Since Russia invaded Ukraine last February, one request has remained high on Ukrainian President Volodymyr Zelensky’s wish list: tanks from Western allies. But so far, most have been reluctant to send them.
This is changing. Last week, Britain decided to send to send 14 Challenger 2 tanks to Ukraine. Zelensky thanked British Prime Minister Rishi Sunak in a Tweet on Saturday “for the decisions that will not only strengthen us on the battlefield, but also send the right signal to other partners.” Ultimately, Zelensky has his ambitions set much higher: Ukrainian military officials said in December they need about 300 tanks for a successful defense.
“The British goal… is to get the ball rolling. I think they recognize that a dozen tanks are not going to turn the tide. But the hope is that somebody had to go first,” says Ian Williams, deputy director of CSIS’s Missile Defense Project.
The U.K. owns 227 Challenger 2 tanks, so they can’t afford to lend too many to Ukraine. That’s a much smaller pool to pull from compared to the number of German Leopard 2 tanks that could potentially be made available; European countries possess about 2,000 Leopard 2 tanks between them, according to the European Council on Foreign Relations.
However, Germany has veto power over whether foreign countries are allowed to export German-made tanks to other nations. So far, the German government has stood in the way of a Polish proposal to send its Leopard 2s to Ukraine. On Wednesday, the Wall Street Journal reported, citing German government sources, that Germany would only allow the export of the tanks to Ukraine if the U.S. also send its own tanks.
“This is consistent with the pattern we’ve seen from Germany so far: Berlin has been very hesitant to take a leading role in military matters,” Williams says. The British defense secretary previously urged Germany to allow its Leopard tanks to be supplied to Ukraine. In addition to Poland, Denmark and Finland have said they are willing to send Ukraine Leopards if Germany permits re-export approval.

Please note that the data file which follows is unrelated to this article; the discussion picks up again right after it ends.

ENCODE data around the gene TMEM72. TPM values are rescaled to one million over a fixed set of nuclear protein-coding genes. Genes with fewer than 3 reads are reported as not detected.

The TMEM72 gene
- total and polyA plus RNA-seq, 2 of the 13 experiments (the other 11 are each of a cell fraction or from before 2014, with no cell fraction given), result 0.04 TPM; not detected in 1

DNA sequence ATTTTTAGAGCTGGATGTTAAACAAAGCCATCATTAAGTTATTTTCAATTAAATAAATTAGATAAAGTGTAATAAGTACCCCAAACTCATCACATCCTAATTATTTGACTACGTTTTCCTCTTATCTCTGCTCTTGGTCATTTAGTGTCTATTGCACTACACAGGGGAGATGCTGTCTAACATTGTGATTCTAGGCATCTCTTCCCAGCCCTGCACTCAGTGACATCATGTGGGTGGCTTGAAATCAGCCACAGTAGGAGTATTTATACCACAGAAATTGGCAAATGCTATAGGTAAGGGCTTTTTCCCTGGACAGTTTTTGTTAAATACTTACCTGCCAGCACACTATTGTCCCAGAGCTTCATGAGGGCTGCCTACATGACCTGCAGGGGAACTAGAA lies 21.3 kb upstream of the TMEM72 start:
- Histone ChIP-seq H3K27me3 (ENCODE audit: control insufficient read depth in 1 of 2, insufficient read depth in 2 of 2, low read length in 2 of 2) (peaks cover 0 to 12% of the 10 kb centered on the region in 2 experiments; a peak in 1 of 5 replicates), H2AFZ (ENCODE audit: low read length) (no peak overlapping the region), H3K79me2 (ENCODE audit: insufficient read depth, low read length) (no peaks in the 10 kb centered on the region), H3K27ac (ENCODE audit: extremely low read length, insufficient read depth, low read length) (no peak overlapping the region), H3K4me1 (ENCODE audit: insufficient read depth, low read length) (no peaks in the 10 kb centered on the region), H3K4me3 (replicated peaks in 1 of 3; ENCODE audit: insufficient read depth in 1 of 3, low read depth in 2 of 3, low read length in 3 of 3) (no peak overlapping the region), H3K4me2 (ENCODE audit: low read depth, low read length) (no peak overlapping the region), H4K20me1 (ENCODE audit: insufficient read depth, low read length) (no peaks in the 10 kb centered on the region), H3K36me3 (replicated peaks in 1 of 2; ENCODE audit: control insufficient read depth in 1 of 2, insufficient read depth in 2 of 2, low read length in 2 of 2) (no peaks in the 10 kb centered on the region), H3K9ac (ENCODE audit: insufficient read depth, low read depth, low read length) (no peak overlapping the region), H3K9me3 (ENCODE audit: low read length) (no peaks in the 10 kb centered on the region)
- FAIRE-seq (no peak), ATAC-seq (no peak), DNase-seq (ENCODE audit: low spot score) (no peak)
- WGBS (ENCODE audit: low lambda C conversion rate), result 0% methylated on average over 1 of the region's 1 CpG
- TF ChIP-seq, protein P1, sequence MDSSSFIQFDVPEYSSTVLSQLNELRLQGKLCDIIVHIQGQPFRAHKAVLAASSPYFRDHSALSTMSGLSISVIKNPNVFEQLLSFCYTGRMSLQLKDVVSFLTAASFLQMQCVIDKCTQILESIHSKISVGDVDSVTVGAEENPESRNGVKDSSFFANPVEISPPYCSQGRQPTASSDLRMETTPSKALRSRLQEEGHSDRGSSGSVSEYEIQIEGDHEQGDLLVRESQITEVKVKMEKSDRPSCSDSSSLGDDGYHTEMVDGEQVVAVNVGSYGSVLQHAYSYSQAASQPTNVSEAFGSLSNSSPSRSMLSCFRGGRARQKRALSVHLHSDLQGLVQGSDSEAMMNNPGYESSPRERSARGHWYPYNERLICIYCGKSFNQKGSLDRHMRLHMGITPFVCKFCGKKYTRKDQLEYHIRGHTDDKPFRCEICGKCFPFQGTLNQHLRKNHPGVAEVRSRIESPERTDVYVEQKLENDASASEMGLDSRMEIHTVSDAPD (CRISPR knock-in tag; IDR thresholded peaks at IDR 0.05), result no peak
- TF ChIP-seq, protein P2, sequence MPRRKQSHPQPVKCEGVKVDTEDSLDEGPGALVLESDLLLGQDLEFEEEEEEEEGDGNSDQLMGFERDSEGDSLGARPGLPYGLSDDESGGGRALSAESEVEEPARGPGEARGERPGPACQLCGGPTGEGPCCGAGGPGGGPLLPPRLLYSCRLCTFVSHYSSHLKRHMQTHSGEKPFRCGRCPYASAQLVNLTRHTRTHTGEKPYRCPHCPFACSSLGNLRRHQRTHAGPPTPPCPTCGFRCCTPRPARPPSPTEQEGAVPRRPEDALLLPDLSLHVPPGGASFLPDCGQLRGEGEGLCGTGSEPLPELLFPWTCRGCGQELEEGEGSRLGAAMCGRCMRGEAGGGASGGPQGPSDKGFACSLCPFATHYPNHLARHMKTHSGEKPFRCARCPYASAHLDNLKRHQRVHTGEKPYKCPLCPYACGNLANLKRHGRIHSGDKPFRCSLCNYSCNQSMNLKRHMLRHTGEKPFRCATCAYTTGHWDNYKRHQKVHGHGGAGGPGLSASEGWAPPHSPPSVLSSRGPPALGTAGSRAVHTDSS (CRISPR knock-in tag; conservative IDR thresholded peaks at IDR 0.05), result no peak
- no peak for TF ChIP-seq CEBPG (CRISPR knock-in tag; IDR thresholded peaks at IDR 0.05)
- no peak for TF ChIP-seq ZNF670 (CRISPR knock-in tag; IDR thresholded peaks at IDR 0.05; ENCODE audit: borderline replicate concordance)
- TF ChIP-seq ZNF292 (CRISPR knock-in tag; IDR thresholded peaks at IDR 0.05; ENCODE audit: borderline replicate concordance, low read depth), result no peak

German chancellor Olaf Scholz said at the Davos summit Wednesday that Germany was “strategically interlocked” with the U.S. “We are never doing something just by ourselves, but together with others, especially the U.S., which are very important in this common task to defend the Ukrainian independence and sovereignty,” Scholz said.
Over the last year, Ukraine’s Western allies have slowly expanded the kinds of military capabilities they are willing to share. In June, the U.S. began providing HIMARS rocket launchers—which fire satellite-guided weapons with a range of about 50 miles. And earlier this month, the U.S., France and Germany agreed to send a delivery of armored fighting vehicles, which can help transport infantry into combat zones while firing at enemy forces.
Western tanks would be particularly effective for Ukraine to go on the offensive, owing in part to three key attributes: mobility, armor and firepower. “Tanks are important because they will enable Ukrainians to push through Russian defenses … into contested territory and help liberate Russian occupied territory,” says George Barros, an analyst on the Russia and Ukraine portfolio at the Institute for the Study of War. Tanks can also take out other tanks and armored personnel carriers as well as fortify positions.